Bearing of the International System in a south-south cutting-edge free trade agreement: The case of the free trade agreement between Uruguay and Chile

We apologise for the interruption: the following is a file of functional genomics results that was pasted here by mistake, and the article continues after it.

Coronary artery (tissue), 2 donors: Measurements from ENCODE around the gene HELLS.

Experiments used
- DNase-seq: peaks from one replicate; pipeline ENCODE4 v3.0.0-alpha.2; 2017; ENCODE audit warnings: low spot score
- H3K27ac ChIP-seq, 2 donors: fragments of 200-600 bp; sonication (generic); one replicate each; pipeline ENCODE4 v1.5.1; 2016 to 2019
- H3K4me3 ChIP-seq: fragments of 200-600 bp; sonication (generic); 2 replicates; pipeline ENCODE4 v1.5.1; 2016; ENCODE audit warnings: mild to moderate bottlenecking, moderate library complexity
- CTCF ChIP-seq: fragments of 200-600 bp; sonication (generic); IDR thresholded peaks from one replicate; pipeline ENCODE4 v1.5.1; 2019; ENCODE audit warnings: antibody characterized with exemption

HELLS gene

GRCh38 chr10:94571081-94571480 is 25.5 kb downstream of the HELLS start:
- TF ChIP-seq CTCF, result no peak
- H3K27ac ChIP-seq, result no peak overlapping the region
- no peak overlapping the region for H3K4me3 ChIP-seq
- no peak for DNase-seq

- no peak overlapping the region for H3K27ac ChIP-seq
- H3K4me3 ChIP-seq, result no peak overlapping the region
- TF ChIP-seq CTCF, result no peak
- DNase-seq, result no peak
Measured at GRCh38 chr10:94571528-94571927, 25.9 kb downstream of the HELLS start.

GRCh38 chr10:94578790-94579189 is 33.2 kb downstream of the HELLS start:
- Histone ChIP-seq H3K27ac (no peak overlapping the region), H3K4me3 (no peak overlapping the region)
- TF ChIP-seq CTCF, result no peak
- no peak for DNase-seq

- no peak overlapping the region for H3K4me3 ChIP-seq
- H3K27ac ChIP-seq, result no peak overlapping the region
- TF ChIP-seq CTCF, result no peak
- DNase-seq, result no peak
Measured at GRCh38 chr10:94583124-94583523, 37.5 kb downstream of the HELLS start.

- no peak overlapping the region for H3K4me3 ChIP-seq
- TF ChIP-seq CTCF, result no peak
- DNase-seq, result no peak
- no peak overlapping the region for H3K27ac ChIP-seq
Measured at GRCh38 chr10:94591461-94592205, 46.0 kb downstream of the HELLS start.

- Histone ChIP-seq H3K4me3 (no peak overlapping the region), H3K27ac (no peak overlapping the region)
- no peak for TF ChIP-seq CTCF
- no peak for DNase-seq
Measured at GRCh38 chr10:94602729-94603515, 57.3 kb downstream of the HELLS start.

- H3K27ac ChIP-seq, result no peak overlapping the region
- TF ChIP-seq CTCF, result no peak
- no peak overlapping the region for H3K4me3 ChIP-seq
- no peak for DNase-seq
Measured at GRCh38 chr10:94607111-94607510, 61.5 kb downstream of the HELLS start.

Abstract: Uruguay signed a cutting-edge free trade agreement with Chile that triggered political discussions on the impact it would have on Uruguay’s development. This agreement is the first bilateral trade instrument framed under Uruguay’s current international economic and trade insertion strategy, and serves as a case study to examine the bearing of the International System on that strategy, on the instruments Uruguay pursues to further it, and on the country’s future development prospects. Theories extensively used to study multilateral, north-south and south-south trade agreements are tested to analyse this cutting-edge south-south agreement, following a deductive and qualitative approach to research. This thesis casts doubts on the idea that south-south trade agreements are the least restrictive of developing countries’ national policy space for development. Interviews, documents, conferences and seminars revealed that this cutting-edge agreement has unique features that distinguish it from conventional south-south trade agreements: it includes standards of regulation now required by developed countries in the trade agreements they pursue. These standards are concluded to be the good policies and good institutions of the global economy organised around global value chains. They are furthered by developed countries in their own self-interest and adopted by Uruguay through this agreement in the understanding that they would help it broaden its markets. However, by abiding to these rules and standards it would shrink its own national policy space for development, kicking away the ladder to its development and locking-in its structural heterogeneity and technological exogeneity.
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